Thai experts get on board Thai-Sino rail
The 179-billion-baht Thai-Sino high-speed rail project, the construction contract for which had been granted to China, will now be open to input from Thai engineers, Deputy Prime Minister Wissanu Krea-ngam says.
A request had been made by the Engineering Institute of Thailand (EIT) for Thai engineers to work on the project after they had felt put out by a government decision allowing the Chinese full control of the project's construction.
Prime Minister Prayut Chan-o-cha had invoked his power under Section 44 to waive certain regulations to tackle stumbling blocks in the Thai-Chinese high-speed train project.
The order allowed Chinese engineers and architects to work on design and construction without obtaining licences as well as waiving rules for the procurement of the high-speed train system for the 252.5-km Bangkok-Nakhon Ratchasima route.
One reason why Gen Prayut decided to relax the rules was because Chinese architects and engineers could not work on the project because of Thailand's Engineers Act, which requires foreign professionals to pass an examination for a licence to work here.
Speaking ahead of a meeting with the Council of Engineers, the Architect Council of Thailand, and the EIT to address their concerns, Mr Wissanu said Thai engineers would now be able to learn from their Chinese counterparts.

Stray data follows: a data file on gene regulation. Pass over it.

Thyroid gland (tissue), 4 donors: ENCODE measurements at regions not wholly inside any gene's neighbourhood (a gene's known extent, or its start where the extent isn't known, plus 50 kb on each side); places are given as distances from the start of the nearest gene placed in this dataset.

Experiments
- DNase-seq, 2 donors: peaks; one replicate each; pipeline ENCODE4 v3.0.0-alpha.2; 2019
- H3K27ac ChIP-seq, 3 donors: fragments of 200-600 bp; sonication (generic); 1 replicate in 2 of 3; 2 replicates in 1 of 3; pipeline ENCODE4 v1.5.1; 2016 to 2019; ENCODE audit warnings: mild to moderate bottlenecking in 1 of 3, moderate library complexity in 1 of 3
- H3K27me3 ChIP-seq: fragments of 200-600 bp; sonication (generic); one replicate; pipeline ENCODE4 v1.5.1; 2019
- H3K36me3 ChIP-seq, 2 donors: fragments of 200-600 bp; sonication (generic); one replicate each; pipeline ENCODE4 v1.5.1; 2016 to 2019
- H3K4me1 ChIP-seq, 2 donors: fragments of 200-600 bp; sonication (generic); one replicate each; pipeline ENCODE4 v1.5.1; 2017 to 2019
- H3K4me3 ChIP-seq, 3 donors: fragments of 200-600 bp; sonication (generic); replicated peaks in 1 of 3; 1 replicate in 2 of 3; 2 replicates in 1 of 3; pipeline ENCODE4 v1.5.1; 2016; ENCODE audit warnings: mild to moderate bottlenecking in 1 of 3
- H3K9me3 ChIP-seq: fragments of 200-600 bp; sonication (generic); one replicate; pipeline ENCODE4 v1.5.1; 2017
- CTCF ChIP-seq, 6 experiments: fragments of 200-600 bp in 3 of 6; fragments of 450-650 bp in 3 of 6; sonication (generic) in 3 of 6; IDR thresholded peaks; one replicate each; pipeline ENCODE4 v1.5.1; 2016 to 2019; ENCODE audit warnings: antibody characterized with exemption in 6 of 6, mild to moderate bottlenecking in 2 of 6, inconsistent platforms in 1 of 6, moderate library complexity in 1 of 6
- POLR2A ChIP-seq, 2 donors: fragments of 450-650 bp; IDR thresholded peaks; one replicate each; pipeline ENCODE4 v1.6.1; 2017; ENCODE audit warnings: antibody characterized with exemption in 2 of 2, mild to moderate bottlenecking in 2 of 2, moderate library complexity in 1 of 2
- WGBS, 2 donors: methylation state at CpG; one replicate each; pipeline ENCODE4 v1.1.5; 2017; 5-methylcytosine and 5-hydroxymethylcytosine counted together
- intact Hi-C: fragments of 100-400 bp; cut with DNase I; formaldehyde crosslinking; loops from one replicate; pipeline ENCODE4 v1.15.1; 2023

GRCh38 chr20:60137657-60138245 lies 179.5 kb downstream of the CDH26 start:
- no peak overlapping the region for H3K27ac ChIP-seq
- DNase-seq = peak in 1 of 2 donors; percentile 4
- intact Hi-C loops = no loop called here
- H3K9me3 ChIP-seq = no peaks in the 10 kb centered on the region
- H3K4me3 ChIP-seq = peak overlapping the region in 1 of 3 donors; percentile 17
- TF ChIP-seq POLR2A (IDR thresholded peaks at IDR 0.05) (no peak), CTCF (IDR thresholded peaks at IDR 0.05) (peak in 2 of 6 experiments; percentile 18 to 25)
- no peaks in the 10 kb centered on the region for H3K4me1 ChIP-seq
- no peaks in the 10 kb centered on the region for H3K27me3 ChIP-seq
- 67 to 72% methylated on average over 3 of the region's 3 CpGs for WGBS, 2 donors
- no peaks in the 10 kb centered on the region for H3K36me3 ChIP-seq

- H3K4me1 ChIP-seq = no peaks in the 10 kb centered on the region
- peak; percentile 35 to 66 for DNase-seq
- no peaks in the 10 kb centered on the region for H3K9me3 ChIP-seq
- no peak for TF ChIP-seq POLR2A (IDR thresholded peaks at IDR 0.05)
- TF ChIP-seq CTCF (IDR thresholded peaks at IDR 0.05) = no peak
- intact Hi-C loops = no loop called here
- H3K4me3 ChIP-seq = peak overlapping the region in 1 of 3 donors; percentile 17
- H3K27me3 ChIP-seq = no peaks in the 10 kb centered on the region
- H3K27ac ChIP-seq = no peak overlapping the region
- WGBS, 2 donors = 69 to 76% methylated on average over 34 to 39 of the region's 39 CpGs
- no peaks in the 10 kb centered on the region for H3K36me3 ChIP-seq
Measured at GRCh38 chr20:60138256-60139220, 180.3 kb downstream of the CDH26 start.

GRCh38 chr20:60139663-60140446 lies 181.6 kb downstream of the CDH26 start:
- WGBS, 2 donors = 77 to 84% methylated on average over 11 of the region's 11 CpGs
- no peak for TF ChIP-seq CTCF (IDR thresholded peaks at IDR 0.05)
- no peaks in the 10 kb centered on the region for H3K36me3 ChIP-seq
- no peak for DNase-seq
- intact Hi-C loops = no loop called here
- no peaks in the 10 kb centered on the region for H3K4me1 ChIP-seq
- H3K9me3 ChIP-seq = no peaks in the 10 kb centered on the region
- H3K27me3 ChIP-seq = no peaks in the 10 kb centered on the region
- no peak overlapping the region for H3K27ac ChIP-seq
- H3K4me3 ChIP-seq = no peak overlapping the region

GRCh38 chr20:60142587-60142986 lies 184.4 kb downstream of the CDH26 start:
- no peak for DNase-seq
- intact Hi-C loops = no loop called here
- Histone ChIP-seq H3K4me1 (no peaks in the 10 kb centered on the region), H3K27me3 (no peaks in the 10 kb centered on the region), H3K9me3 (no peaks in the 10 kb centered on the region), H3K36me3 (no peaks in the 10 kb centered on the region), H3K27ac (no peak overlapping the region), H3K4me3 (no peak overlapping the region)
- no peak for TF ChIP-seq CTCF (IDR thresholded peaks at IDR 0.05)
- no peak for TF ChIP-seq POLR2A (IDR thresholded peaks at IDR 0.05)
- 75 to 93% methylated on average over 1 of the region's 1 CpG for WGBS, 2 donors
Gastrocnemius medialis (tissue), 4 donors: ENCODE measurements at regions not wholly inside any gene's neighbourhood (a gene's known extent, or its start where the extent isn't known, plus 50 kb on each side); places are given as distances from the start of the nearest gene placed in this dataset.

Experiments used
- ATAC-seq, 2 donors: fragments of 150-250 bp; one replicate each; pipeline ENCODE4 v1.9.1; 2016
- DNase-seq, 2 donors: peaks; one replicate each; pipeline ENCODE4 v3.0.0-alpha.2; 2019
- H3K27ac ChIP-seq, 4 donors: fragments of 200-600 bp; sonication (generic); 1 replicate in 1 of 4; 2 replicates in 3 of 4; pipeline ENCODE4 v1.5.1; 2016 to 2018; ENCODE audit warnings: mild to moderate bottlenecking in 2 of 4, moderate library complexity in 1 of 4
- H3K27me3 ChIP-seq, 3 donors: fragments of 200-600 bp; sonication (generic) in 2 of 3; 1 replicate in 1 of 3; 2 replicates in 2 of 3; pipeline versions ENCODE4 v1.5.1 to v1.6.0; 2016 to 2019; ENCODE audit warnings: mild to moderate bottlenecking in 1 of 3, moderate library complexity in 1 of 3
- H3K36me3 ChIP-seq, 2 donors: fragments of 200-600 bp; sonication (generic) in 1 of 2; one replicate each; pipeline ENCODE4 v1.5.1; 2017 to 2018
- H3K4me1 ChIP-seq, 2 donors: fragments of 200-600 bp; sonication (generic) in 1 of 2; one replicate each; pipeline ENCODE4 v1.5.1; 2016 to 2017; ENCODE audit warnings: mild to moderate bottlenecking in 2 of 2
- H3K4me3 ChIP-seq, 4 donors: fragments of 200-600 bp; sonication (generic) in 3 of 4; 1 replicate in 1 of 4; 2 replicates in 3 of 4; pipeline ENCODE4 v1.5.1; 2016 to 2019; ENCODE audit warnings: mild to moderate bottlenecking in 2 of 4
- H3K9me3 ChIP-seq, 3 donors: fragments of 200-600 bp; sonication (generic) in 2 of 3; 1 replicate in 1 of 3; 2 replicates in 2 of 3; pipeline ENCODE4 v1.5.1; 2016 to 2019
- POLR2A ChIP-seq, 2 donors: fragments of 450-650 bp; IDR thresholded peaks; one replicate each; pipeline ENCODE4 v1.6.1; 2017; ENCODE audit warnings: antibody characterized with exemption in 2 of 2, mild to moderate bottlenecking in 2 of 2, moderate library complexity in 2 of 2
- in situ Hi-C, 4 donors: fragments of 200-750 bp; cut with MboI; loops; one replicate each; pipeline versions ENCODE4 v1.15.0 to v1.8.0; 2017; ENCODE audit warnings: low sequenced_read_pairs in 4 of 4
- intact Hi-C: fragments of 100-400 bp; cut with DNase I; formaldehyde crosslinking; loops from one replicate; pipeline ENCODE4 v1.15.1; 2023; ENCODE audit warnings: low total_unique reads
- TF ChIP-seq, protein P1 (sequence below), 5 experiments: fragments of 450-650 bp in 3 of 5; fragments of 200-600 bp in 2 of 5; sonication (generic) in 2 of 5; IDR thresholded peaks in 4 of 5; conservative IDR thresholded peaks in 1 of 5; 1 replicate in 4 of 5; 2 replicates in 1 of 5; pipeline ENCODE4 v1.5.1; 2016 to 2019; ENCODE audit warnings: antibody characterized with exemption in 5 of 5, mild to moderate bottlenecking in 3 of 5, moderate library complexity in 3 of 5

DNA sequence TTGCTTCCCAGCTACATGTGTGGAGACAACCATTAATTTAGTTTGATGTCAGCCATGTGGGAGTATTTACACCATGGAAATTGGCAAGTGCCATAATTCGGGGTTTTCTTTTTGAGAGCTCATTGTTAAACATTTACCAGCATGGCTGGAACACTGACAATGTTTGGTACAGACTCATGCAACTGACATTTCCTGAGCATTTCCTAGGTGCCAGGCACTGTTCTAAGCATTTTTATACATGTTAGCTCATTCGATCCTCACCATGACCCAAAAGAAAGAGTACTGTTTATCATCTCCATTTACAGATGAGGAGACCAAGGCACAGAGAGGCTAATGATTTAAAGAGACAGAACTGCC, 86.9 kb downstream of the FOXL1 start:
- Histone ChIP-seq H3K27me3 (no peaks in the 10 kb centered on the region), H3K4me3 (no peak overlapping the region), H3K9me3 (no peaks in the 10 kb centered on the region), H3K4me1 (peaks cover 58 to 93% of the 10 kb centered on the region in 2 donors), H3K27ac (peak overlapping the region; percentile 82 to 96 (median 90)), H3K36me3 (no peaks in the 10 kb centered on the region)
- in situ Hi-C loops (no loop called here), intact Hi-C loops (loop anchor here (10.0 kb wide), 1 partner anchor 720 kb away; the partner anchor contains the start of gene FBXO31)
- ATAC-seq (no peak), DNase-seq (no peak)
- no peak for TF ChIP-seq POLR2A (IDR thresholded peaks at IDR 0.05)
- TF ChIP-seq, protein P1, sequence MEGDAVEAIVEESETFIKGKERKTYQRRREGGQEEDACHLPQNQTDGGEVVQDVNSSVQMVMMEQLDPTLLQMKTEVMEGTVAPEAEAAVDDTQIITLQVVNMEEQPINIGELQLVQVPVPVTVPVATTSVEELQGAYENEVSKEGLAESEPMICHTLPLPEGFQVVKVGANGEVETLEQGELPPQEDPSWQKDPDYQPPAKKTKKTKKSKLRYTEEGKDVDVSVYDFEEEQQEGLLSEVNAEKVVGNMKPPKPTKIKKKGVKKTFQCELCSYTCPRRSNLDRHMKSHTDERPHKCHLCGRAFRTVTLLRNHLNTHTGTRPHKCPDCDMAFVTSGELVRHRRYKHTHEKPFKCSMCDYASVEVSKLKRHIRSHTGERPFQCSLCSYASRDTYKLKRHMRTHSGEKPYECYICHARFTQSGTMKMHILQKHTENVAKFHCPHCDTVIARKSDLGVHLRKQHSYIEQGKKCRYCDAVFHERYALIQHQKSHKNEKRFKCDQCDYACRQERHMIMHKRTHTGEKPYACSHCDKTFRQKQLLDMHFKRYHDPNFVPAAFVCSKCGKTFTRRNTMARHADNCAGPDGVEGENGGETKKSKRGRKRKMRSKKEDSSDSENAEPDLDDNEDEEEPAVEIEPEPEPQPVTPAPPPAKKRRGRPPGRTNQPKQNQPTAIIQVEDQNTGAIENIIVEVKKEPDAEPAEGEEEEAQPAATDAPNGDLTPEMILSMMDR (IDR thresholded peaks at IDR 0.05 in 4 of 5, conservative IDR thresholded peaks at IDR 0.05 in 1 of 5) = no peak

The deputy prime minister said the Section 44 order was simply a vehicle for pushing through the policy; the finer details of the contracts need to be discussed among representatives from the professional bodies working on the project.
Thanes Weerasiri, president of the EIT, said after the meeting with Mr Wissanu the government agreed to forward the proposed methods of facilitating knowledge transfer to the prime minister for consideration.
"I feel better knowing the government listened to our concerns. The EIT will gather opinions about the proposed mechanisms to facilitate the knowledge transfer," he said.
Transport Minister Arkhom Termpittayapaisith assured yesterday that Thai engineers would be included in the construction of the joint rail development, adding that it will be made obligatory in the construction contracts that this will be the case.
Chatchai Thipsunari, permanent secretary for transport, said the Council of Engineers and the Architect Council of Thailand insisted training would be provided to Chinese engineers required to undergo tests.
The two bodies will meet today to discuss and design such tests and keep the ministry informed, he said.
The use of Section 44 to bypass legal hurdles has drawn fierce opposition.
Mana Nimitmongkol, director of the Anti-Corruption Organisation of Thailand (ACT), posted on his Facebook page that the difference between the train project of this government and that of the Yingluck Shinawatra government is that the previous government's project was open to legal examination and underwent international bidding to get the best offer.
Activist Srisuwan Janya yesterday lodged a petition with the Office of Ombudsman asking it to hold an inquiry into the issue and forward it to the Constitutional Court and the Administrative Court for intervention.